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Study confirms ozone weekend effect at most US metropolitan areas

15 January 2009

A new air pollution study found that very large NOx emission reductions that take place on weekends in the United States result in higher or similar ozone concentrations compared to weekdays. These large NOx emission reductions on weekends—attributed mostly to the fewer buses and trucks on the roads—do not result in reductions of ozone pollution, but, on the contrary, lead to higher ambient ozone levels.

The findings from the study suggest that attainment of ozone standards require greater emphasis on reducing VOC emissions, rather than NOx, in major US metropolitan areas. These findings have important policy implications. “EPA’s 2010 NOx emission standards for heavy-duty vehicles will result in no changes, and perhaps, higher levels of ambient ozone levels,” said Doug Lawson of NREL, a co-author of the study.

The study evaluated day-of-week differences in mean concentrations of ozone precursors (NO, NOx, CO, and VOC) at monitoring sites in 23 states over the period 1998-2003. Wednesdays were used to represent weekdays. Statistically significant weekend decreases in ambient concentrations were observed for 92% of NOx sites, 89% of CO sites, and 23% of VOC sites. Nine-hour (6:00 a.m. to 3:00 p.m.) mean concentrations of NO, NOx, CO, and VOCs declined by 65, 49, 28, and 19%, respectively, from Wednesdays to Sundays.

Despite the large reductions in ambient NOx and moderate reductions in ambient CO and VOC concentrations on weekends, ozone and particulate matter nitrate did not exhibit large changes from weekdays to weekends. Eighty-three percent of the sites did not show statistically significant differences between Wednesday and weekend mean concentrations of peak ozone. Statistically significant weekend ozone decreases occurred at 6% of the sites and significant increases occurred at 11% of the sites.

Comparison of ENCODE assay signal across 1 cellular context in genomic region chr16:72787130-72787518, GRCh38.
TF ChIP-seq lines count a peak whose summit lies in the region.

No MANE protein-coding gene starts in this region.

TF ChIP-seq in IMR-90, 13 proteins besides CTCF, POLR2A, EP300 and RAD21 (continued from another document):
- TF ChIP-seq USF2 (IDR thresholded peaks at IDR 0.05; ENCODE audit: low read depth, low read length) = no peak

Increased ozone levels during weekends, at the time when traffic volumes of heavy-duty diesel vehicles are decreased, were discovered in the 1990s in Southern California. The phenomenon, known as the “ozone weekend effect”, seems to be explained by the impact of ambient NOx:VOC concentrations ratios, as opposed to absolute NOx levels, on ozone formation. Several authors believe that under the atmospheric conditions in Southern California, further reductions of ozone would require more emphasis on reductions of VOC emissions rather than NOx.

The results of the new study implicate that the ozone weekend effect is not limited to California, but is occurring at most urban locations in the United States. Thus, further reductions of vehicle NOx emissions, if not accompanied by adequate VOC emission reductions, may be in fact counterproductive in protecting urban air quality. These findings may be also applicable to urban locations outside the United Stated, including metropolitan areas in Europe and Asia.

The paper, titled “Differences between Weekday and Weekend Air Pollutant Levels in Atlanta; Baltimore; Chicago; Dallas–Fort Worth; Denver; Houston; New York; Phoenix; Washington, DC; and Surrounding Areas” and authored by C. Blanchard, S. Tanenbaum, and D. Lawson was published in the December 2008 issue of the Journal of the Air & Waste Management Association.

Source: Journal of the AWMA